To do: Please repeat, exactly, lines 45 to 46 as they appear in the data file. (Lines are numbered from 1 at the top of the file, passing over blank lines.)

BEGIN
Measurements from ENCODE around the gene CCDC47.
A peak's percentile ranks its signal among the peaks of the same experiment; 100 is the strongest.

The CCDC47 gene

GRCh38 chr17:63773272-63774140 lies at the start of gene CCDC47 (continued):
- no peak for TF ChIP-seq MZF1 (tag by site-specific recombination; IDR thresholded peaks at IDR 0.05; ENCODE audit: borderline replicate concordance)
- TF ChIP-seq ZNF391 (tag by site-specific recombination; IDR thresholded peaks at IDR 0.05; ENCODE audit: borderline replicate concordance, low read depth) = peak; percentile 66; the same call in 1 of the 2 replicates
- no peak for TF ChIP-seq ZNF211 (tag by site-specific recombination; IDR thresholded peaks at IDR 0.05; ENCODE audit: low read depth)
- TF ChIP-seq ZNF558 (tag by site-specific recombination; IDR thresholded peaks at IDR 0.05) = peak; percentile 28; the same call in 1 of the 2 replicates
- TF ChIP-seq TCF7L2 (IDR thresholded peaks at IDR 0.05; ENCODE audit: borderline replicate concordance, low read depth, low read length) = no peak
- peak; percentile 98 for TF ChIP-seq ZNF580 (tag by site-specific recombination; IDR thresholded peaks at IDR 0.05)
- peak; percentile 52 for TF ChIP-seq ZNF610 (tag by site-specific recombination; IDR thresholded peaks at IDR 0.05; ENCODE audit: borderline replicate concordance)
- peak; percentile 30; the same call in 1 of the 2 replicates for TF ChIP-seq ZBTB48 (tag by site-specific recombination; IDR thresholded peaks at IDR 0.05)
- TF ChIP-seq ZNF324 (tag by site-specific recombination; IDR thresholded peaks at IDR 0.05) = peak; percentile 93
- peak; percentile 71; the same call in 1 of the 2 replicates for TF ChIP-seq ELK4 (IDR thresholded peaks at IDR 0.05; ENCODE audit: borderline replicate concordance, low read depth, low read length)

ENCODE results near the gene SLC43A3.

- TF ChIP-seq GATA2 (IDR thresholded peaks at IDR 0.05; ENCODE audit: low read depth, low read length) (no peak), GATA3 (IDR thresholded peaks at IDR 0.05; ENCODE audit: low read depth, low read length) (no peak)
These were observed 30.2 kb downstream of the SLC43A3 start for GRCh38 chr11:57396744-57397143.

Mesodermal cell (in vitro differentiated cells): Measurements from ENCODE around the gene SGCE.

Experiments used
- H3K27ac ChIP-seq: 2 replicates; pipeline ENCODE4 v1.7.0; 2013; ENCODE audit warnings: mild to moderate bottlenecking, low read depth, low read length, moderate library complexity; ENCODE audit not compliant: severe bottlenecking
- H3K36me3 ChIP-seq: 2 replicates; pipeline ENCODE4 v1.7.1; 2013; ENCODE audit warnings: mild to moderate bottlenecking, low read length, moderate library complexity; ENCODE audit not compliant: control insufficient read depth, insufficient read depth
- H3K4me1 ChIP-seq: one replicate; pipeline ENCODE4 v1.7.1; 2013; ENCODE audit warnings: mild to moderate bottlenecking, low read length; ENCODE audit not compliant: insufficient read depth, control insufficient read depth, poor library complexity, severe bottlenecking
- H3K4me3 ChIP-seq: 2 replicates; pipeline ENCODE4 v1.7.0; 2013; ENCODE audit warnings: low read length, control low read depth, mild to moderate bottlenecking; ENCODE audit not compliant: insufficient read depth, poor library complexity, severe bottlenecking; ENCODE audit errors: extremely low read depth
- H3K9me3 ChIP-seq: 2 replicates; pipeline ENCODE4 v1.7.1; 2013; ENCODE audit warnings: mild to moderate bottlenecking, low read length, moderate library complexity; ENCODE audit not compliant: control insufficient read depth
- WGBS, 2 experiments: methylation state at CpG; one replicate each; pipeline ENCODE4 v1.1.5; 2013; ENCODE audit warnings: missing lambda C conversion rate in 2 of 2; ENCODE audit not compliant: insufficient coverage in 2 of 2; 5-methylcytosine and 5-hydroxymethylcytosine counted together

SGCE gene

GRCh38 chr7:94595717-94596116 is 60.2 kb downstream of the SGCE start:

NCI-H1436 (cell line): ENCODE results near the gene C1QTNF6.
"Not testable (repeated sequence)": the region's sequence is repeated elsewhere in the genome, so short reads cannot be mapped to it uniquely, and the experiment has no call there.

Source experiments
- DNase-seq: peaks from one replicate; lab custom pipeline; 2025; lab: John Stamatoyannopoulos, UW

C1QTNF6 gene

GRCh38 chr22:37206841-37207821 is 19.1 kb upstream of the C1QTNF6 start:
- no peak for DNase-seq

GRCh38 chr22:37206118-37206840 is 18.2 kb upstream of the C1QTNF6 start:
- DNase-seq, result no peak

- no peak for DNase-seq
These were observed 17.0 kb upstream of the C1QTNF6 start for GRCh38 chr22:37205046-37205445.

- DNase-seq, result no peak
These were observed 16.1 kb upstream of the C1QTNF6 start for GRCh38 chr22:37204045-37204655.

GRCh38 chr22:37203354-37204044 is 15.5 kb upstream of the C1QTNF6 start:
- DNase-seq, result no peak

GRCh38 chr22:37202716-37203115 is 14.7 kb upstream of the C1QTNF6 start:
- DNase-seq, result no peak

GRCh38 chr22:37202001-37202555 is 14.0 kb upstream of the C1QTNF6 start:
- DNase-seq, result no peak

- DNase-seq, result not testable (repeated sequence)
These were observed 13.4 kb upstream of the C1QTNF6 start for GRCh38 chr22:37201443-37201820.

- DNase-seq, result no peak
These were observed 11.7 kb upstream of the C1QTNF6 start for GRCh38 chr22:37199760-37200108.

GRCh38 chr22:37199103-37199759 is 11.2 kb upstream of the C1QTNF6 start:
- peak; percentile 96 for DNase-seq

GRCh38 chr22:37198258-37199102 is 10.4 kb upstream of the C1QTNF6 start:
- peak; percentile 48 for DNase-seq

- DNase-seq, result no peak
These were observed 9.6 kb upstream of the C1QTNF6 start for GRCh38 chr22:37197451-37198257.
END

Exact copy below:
GRCh38 chr22:37202001-37202555 is 14.0 kb upstream of the C1QTNF6 start:
- DNase-seq, result no peak